To make the most of a 30-day fitness challenge, it’s important to focus on building sustainable habits that you can continue long after the challenge is over. This may involve gradually increasing the intensity and frequency of your workouts instead of having the “All or nothing” mentality where you end up going all in, then burning out because it’s just not realistic or sustainable for you long term so be mindful of this if you’re thinking about diving into one anytime soon.
The science of change and building healthy habits
As mentioned earlier, according to research it takes an average of 66 days for a new behaviour to become a habit. However, building healthy habits isn’t just about following a plan for a set period.
Several strategies can help you succeed in making lasting changes to your lifestyle.
1. Set achievable goals
It’s important to set specific, achievable goals for yourself. Rather than making vague statements like “I want to lose weight” or “I want to be fit,” focus on setting specific goals that you can measure and track. For example, “I will exercise for 30 minutes a day, 5 days a week” or “I will eat a serving of vegetables with every meal.”
2. Celebrate small victories
It’s important to track your progress and celebrate your successes. Keep a journal or use a fitness app to track your workouts and diet and celebrate each small victory along the way. This can help keep you motivated and stay on track by driving positive confirmation bias. This is also where having a coach can really help keep you accountable by giving you weekly feedback, goals and intentions to aid in your progress going forward.
3. Surround yourself with support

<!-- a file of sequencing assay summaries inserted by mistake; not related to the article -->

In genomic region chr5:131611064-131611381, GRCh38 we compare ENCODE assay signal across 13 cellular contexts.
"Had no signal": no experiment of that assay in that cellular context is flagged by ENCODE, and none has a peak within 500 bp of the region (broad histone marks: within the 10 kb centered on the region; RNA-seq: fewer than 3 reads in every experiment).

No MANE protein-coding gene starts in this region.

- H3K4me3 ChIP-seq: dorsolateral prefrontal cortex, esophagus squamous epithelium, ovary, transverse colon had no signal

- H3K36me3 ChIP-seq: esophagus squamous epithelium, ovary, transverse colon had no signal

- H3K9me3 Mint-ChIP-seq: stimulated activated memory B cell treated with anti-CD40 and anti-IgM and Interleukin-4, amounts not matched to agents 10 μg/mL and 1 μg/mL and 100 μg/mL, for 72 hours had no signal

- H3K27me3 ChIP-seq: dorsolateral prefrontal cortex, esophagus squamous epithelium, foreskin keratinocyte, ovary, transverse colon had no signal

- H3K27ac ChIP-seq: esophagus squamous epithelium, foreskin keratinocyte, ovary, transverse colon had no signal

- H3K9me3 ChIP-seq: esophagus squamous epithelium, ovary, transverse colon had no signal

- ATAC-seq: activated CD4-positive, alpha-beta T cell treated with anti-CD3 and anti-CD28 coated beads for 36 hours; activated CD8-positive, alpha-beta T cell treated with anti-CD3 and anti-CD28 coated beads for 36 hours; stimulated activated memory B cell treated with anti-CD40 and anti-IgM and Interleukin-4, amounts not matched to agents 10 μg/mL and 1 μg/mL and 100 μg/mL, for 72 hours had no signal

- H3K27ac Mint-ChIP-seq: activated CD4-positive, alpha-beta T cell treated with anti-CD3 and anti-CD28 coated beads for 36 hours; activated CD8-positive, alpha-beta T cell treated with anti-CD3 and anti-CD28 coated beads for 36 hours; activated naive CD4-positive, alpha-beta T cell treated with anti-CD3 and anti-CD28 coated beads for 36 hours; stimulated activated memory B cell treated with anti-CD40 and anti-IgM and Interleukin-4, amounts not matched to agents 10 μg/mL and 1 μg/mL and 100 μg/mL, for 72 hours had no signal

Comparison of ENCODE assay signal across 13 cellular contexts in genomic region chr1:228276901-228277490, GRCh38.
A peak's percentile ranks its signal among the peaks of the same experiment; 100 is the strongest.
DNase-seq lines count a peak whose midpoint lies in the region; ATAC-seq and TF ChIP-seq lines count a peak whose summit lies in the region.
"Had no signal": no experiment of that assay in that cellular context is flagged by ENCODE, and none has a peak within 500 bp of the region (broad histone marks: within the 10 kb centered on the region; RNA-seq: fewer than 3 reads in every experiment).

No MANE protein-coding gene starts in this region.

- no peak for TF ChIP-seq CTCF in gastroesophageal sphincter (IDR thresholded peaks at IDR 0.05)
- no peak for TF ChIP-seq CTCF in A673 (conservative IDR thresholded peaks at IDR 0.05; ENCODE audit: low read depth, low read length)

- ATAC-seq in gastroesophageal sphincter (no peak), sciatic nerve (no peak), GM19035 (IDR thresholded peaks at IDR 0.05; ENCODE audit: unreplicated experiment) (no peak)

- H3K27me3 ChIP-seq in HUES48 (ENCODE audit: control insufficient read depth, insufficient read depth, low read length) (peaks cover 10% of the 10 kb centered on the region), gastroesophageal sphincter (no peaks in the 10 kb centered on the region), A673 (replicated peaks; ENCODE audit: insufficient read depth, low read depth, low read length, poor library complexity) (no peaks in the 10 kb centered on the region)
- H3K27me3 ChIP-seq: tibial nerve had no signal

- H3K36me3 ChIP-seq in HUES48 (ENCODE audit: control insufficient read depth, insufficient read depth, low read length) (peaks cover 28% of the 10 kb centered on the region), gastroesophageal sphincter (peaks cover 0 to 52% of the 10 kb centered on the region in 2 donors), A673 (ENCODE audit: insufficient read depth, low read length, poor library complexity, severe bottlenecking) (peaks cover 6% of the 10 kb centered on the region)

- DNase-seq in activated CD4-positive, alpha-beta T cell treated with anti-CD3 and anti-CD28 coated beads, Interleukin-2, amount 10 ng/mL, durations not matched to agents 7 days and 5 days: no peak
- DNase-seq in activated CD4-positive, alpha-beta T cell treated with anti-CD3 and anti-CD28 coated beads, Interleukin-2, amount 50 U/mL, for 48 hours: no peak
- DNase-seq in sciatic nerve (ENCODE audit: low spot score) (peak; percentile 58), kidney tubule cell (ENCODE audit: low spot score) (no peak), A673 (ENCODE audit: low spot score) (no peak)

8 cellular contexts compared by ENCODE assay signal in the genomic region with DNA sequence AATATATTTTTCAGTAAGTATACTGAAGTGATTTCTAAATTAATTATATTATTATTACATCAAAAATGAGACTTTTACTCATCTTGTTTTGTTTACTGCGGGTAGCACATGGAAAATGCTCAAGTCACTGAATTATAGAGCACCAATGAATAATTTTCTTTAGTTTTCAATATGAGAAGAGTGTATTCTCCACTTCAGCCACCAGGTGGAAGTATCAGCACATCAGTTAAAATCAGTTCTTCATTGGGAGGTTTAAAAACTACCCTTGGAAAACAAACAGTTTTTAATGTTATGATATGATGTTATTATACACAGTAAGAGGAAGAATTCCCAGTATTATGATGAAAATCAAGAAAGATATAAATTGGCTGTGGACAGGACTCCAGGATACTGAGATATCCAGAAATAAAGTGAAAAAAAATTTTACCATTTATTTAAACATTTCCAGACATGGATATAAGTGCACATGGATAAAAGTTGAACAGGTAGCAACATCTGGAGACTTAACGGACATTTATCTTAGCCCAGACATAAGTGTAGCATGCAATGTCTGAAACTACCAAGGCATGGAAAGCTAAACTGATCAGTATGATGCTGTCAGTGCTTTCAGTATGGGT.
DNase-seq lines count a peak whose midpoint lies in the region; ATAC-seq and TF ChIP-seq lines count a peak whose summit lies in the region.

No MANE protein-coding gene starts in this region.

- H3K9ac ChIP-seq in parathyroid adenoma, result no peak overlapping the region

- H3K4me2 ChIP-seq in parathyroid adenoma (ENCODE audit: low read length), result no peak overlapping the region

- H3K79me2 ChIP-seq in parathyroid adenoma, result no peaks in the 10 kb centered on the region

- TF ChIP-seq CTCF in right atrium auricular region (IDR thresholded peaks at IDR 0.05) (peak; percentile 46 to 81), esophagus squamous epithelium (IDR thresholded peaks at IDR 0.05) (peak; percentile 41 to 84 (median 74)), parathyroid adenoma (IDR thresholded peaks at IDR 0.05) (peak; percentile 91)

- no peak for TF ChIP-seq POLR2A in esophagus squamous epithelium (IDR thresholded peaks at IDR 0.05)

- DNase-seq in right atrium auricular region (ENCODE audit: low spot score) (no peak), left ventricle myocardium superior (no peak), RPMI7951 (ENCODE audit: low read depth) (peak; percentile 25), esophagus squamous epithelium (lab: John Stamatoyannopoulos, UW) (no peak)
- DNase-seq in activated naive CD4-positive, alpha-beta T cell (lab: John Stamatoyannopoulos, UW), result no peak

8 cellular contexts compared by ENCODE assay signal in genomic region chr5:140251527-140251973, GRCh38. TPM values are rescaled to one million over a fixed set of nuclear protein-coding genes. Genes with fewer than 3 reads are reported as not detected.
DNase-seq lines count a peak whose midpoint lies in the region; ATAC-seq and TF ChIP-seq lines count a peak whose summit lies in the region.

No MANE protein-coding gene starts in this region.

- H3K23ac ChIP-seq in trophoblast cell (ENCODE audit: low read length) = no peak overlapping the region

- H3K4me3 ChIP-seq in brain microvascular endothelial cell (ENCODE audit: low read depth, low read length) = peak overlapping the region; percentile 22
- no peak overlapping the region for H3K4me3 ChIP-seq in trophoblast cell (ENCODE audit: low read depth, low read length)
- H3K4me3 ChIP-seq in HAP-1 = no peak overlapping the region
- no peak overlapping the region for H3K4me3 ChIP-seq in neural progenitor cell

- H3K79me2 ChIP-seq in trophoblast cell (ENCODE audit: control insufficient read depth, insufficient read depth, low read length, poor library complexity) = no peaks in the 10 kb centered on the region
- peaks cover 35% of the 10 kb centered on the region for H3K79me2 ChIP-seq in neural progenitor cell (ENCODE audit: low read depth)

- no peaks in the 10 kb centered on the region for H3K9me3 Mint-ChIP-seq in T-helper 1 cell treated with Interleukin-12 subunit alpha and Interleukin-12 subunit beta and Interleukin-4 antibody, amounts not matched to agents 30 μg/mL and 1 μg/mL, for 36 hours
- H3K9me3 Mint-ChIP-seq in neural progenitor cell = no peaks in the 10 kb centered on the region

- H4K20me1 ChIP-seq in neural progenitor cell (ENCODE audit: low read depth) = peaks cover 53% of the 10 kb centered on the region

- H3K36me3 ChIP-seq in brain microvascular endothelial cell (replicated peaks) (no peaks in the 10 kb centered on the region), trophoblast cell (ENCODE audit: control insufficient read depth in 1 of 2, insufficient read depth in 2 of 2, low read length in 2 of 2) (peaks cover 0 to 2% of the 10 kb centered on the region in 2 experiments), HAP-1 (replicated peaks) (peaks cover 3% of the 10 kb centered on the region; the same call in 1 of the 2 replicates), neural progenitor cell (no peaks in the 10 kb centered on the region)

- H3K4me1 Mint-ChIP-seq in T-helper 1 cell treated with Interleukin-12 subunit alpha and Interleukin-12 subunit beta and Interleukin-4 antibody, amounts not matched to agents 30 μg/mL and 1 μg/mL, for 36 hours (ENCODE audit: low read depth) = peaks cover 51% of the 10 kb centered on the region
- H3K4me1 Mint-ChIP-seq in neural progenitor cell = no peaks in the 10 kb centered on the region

Share your goals and progress with friends, family, or a fitness community online. Ask for help when you need it and offer support to others who are also working towards their fitness goals. This provides a valuable source of motivation and encouragement especially if you are connected to a community of like-minded people all striving towards something.
The psychology of weight loss and key challenges
In addition to the science of change, the psychology of weight loss and healthy habits can also play a role in the success of a 30-day fitness challenge.
One of the key challenges when it comes to weight loss and healthy habits is maintaining motivation and consistency over time. It’s easy to start off with a burst of enthusiasm, but it’s much harder to stick to a fitness plan for the long term.
One way to overcome this challenge is to focus on the benefits of exercise and healthy eating, rather than just the weight loss or outcome. Research has shown that regular exercise can improve mood, reduce stress and boost self-esteem. By focusing on these benefits, you can maintain your motivation and stay on track with your fitness goals.
Another strategy is to break your goals down into small, manageable steps. Rather than trying to overhaul your entire lifestyle in one fell swoop, focus on making small, gradual changes that you can stick to over time. Want to lose 10kgs? Start by losing the first 1kg then rinse and repeat. This can help you avoid feeling overwhelmed and increase your chances of success.
The bottom line
At the end of the day, the science and psychology of healthy habits and weight loss can play a crucial role in the success of a 30-day fitness challenge.
By focusing on building sustainable habits, tracking your progress, and surrounding yourself with support, you can increase your chances of success and see lasting results from your fitness efforts.
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- The science of change: Lally, P., Van Jaarsveld, C. H., Potss, H. W., & Wardle, J. (2010). How are habits formed: Modelling habit formation in the real world. European Journal of Social Psychology, 40(6), 998-1009.
- The psychology of weight loss and healthy habits: Williams, G. M., & Ford, M. C. (2018) The role of motivation in exercise and weight loss. Current obesity reports, 7(3) 231-239.
- Konrad, B., & Engelen, L. (2012) The psychology of weight loss: A review of theories and strategies. Journal of Obesity, 2012.